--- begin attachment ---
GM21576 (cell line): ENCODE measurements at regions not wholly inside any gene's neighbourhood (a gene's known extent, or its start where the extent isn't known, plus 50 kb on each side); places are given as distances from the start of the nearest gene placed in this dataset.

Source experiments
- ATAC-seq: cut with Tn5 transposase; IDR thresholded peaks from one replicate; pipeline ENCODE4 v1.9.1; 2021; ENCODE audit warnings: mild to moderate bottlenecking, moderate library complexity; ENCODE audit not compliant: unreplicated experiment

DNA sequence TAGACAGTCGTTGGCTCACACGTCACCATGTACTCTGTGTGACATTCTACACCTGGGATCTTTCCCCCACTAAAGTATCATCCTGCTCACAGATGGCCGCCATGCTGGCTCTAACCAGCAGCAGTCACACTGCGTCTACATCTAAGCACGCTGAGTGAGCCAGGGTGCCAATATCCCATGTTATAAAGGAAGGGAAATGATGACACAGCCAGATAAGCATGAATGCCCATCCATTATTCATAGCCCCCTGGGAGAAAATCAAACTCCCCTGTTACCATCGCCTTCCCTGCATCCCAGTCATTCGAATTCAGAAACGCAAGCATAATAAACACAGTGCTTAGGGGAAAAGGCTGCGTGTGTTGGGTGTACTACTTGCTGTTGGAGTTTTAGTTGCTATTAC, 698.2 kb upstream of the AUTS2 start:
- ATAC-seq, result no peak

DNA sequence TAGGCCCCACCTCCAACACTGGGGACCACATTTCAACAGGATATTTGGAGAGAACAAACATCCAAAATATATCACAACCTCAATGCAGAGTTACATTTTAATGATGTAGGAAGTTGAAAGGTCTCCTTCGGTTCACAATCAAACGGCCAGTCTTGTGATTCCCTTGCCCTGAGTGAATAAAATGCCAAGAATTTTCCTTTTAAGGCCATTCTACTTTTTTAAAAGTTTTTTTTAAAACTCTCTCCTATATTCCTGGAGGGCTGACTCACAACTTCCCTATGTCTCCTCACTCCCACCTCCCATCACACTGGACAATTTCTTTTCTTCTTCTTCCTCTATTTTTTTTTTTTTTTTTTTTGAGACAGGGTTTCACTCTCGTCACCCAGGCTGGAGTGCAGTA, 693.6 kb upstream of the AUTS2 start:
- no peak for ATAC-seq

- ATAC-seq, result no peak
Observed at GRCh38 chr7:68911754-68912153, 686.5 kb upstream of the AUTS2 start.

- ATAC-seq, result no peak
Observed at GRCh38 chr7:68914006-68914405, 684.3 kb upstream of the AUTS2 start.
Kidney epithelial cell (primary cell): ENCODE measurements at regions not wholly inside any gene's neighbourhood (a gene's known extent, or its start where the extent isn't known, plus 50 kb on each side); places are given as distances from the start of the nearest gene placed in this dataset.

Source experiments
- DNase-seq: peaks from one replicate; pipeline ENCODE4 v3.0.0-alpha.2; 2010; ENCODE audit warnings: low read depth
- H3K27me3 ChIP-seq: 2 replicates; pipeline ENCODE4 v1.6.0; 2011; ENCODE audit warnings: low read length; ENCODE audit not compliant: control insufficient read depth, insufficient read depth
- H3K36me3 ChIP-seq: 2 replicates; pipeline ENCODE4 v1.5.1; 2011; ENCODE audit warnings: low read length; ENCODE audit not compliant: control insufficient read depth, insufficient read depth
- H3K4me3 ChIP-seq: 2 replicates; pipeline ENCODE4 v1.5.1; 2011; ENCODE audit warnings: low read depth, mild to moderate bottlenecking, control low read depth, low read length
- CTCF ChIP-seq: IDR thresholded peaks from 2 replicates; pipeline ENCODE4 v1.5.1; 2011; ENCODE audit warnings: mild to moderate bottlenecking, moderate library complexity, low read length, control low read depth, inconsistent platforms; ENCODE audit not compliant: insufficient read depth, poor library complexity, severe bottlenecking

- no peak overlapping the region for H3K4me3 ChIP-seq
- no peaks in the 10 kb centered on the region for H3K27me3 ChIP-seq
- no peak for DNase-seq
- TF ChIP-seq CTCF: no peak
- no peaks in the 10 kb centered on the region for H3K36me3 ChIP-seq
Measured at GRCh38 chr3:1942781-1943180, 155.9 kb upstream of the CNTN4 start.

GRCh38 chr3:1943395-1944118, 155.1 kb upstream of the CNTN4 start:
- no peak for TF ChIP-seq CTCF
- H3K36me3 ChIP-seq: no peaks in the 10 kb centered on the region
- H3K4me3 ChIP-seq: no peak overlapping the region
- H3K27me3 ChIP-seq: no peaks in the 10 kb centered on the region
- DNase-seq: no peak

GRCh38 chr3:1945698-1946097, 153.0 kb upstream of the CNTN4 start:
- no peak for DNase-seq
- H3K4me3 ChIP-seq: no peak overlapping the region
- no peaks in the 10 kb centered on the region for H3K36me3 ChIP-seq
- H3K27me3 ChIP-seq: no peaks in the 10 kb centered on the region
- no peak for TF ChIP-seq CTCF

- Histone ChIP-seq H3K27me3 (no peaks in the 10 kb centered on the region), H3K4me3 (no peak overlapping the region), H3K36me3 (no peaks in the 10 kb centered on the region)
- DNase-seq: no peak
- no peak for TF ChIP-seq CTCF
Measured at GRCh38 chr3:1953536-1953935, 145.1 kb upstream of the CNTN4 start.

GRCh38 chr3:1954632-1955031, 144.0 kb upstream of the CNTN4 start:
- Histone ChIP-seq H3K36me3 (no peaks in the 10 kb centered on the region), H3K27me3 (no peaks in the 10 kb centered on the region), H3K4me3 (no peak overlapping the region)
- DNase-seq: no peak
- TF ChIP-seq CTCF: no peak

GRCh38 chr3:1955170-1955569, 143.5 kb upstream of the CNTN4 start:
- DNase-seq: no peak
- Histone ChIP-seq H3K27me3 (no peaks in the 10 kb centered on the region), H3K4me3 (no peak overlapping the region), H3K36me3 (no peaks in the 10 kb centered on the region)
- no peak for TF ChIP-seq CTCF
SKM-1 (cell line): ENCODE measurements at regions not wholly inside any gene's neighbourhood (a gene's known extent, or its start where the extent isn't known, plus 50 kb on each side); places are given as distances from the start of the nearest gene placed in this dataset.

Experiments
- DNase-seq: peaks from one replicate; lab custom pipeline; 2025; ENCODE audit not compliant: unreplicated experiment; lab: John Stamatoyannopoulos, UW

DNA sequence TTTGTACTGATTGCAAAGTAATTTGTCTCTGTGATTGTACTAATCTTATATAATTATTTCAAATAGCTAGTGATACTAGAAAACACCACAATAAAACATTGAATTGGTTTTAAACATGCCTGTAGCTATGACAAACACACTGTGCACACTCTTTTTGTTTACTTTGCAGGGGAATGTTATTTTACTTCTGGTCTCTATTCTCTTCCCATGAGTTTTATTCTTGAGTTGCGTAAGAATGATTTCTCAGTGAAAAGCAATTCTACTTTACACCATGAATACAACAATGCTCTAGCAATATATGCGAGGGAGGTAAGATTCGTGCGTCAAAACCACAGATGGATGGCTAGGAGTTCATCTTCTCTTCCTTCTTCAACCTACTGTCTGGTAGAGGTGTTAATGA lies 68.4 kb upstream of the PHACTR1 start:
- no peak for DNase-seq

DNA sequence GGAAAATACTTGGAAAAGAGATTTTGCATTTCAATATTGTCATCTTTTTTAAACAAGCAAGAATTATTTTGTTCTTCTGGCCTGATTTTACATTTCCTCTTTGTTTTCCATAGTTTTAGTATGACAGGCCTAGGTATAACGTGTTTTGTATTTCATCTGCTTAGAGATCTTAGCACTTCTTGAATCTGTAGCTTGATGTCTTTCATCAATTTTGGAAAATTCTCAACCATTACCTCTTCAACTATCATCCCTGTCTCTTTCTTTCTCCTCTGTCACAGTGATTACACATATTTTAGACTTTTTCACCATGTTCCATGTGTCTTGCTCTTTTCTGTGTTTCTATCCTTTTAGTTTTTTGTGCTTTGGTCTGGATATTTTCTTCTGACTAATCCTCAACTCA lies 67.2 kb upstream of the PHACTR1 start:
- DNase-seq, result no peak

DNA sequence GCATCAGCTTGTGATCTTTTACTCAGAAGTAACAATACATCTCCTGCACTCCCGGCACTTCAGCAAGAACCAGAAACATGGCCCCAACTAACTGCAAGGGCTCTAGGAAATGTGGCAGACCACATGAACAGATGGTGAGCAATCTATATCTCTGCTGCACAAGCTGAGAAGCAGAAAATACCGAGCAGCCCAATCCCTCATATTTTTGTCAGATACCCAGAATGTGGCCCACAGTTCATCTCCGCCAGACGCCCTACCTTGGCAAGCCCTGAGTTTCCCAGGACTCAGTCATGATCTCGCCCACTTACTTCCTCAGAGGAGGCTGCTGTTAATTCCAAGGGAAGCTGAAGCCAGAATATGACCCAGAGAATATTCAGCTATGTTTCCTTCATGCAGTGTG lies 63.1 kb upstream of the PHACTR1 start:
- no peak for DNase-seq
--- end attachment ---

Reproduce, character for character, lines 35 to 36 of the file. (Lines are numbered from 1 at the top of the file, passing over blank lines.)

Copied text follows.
- H3K27me3 ChIP-seq: no peaks in the 10 kb centered on the region
- no peak for TF ChIP-seq CTCF